- A description of the coverage for each benefit category.
- Cost-sharing amounts (i.e., deductibles, coinsurance, and copayments).
- Limited and excluded services under the plan.
- The plan participant’s rights regarding continuing coverage options.
- Common medical situations and how cost-sharing, limitations, and exclusions function in the scenarios under the plan.
- The three scenarios typically included in an SBC are a simple fracture, Type 2 diabetes treatment, and childbirth.
- A statement about whether the plan meets ACA requirements regarding minimum essential coverage (MEC) and minimum value standards.
- A statement that the SBC is only a summary designed to help the consumer choose a health plan.
- Contact information so consumers can reach out with further questions or to request a copy of the policy and complete coverage terms.
- The plan participant’s rights regarding how to process to file grievances and appeals.
- All English copies of the SBC must include a statement with contact information regarding accessing the notices in other languages.
Is a summary plan description the same as a summary of benefits and coverage?
Many people confuse summary plan descriptions (SPDs) and SBCs. But they have their differences. The ACA requires major medical plans to issue SBCs to consumers describing the benefits and coverage under a particular policy.
In contrast, the Employee Retirement Income Security Act of 1974 (ERISA)4 requires employers to provide SPDs to employees with health, retirement, and other benefits. The SPD describes the plan’s details, key features, and obligations.
Your insurer or plan sponsor can’t include specific SBC information in your SPD and vice versa. But, if you have a plan that requires an SPD and SBC, you may see a notation in your SBC about where to find a copy of your SPD.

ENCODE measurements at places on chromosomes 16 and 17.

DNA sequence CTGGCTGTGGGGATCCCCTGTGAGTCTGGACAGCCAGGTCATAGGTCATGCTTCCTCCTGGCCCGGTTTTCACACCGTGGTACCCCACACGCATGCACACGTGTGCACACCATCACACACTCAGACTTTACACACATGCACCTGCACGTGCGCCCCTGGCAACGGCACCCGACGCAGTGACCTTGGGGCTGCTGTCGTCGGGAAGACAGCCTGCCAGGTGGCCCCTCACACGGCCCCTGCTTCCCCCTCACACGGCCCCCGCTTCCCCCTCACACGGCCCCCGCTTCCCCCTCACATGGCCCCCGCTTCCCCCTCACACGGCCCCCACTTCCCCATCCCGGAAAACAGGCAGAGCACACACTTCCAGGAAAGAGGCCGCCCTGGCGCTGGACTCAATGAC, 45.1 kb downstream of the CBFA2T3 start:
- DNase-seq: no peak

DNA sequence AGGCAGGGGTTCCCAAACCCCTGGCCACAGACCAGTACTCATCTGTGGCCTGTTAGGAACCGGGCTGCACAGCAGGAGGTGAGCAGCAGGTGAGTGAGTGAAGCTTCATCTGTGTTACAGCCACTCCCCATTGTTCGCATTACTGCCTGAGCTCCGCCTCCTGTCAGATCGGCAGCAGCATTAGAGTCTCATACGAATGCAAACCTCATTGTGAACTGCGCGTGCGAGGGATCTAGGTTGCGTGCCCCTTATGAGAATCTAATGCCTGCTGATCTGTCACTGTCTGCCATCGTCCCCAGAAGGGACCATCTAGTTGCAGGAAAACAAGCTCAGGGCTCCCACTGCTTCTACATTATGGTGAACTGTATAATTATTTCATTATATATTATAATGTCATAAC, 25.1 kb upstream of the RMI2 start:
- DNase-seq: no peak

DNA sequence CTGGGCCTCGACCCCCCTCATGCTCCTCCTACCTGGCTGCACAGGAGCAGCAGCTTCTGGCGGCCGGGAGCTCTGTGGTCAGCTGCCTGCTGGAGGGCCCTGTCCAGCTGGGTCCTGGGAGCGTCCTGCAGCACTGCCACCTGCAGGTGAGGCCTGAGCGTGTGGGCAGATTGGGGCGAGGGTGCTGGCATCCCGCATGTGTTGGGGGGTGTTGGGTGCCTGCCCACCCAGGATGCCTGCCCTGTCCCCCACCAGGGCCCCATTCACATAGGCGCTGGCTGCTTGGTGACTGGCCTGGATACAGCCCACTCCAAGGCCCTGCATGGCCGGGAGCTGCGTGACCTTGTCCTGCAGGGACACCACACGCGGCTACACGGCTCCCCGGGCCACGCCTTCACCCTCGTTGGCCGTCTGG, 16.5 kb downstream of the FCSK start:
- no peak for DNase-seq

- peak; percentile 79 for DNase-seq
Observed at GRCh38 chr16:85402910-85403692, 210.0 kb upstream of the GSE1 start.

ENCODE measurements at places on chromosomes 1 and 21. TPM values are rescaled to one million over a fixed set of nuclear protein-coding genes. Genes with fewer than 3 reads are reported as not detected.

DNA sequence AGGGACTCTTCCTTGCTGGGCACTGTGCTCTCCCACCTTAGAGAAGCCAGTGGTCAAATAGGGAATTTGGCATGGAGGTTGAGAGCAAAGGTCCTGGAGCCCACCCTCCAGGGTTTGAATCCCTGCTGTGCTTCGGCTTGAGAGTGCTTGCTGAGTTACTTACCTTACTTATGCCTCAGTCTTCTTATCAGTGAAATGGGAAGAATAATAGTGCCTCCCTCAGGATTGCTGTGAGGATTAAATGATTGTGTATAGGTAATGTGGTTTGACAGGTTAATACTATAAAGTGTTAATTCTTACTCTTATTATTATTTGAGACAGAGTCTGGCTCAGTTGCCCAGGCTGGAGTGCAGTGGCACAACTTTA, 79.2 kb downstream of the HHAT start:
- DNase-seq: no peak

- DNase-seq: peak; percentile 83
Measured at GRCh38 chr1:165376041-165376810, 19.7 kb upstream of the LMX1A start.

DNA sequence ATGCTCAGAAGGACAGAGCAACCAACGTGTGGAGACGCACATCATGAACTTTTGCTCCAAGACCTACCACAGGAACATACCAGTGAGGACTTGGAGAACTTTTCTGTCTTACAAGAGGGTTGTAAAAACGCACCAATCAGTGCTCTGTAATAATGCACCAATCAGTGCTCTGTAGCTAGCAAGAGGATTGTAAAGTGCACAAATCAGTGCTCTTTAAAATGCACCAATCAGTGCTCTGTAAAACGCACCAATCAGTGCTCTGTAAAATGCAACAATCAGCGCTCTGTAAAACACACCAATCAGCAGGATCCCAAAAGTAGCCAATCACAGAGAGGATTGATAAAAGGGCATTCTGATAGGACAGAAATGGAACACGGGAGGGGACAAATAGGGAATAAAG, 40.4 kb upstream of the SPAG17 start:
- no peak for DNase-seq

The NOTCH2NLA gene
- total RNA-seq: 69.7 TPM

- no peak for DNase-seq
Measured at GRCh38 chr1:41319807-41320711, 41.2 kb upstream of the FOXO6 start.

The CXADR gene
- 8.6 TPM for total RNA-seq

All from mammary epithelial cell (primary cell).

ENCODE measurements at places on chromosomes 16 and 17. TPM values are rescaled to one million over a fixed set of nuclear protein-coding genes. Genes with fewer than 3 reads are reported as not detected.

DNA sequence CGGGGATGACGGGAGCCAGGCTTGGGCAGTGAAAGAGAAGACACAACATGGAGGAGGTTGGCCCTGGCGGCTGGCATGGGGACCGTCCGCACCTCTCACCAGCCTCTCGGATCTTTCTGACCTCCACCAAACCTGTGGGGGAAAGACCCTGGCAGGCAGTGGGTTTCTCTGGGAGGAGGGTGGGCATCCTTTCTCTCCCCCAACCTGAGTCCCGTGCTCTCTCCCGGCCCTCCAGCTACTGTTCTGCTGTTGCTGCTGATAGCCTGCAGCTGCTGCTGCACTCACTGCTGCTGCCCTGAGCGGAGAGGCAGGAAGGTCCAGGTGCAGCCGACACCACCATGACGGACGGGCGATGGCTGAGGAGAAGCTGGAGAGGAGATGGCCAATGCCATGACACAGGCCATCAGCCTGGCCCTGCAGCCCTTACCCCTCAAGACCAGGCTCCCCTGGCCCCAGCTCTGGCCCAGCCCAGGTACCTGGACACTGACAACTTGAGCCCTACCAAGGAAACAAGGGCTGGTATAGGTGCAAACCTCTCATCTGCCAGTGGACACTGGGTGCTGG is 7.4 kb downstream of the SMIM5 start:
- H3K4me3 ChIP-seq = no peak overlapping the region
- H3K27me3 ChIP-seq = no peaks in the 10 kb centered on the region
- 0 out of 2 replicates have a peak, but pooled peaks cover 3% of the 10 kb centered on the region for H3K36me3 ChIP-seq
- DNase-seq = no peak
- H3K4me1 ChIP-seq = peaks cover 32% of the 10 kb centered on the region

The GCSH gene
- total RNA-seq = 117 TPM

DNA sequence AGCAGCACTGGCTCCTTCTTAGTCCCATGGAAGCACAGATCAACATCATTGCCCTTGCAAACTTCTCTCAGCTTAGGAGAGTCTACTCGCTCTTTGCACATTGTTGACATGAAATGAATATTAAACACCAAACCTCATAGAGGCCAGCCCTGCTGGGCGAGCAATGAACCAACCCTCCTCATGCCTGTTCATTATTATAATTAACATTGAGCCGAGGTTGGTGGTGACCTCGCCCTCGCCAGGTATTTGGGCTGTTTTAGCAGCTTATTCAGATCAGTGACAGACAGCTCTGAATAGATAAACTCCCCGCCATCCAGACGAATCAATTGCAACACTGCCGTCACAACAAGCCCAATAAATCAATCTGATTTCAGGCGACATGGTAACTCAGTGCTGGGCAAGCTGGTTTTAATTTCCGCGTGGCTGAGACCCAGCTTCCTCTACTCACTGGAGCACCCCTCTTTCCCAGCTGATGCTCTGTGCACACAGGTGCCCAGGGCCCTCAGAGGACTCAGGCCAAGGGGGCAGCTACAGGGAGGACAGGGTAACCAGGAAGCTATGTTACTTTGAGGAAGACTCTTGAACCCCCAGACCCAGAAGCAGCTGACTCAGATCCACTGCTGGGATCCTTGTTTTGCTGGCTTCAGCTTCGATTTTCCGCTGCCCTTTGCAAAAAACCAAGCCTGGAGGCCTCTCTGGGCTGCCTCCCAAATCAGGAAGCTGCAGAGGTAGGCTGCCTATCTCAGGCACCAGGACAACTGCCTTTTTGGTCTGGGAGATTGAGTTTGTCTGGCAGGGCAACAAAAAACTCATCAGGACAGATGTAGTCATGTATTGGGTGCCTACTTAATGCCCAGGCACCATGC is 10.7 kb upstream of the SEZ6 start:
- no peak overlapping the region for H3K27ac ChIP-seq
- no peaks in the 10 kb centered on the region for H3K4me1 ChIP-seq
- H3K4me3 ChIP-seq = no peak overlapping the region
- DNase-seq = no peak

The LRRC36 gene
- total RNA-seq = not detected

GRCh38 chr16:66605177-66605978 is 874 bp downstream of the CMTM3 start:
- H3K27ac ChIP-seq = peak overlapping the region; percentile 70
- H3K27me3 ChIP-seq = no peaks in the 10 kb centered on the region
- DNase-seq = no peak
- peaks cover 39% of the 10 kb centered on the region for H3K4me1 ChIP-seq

Who provides the summary of benefits and coverage?
Where your SBC will come from depends on who is issuing your health insurance plan. We’ll go over each scenario in the sections below.
For fully-insured plans
Because fully-insured plans involve the health insurance company and the employer, both parties are responsible for providing you with the SBC. After your employer applies for the group health plan, the insurer will send them the SBC in no later than seven business days. From there, the insurer may send the SBC directly to policyholders, or the document may come from your employer as the plan sponsor.
If you don’t receive a copy of your SBC, your health insurer and plan sponsor are out of compliance. They may be subject to a penalty under the Public Health Services Act of $1,362 per failure5 with a potential excise tax of $100 per failure per day until they comply.
For self-insured plans
If you have a self-insured health policy, like an HRA, the SBC will come from the plan sponsor, which is typically your employer.
You'll receive an SPD and SBC if you have a qualified small employer HRA (QSHERA) or individual coverage HRA (ICHRA)6. If you have an integrated HRA, you’ll receive an SPD and SBC—although the SBC may come directly from the issuer of your group health plan.
If you have an excepted benefit HRA (EBHRA), you won’t receive an SBC. This is because plans that only cover excepted benefits don’t require an SBC. However, employers must provide an SPD if you have an EBHRA.
Like fully-insured plans, your plan administrator will be subject to a fine under the Public Health Services Act if you don’t receive your SBC.
Plans with multiple insurers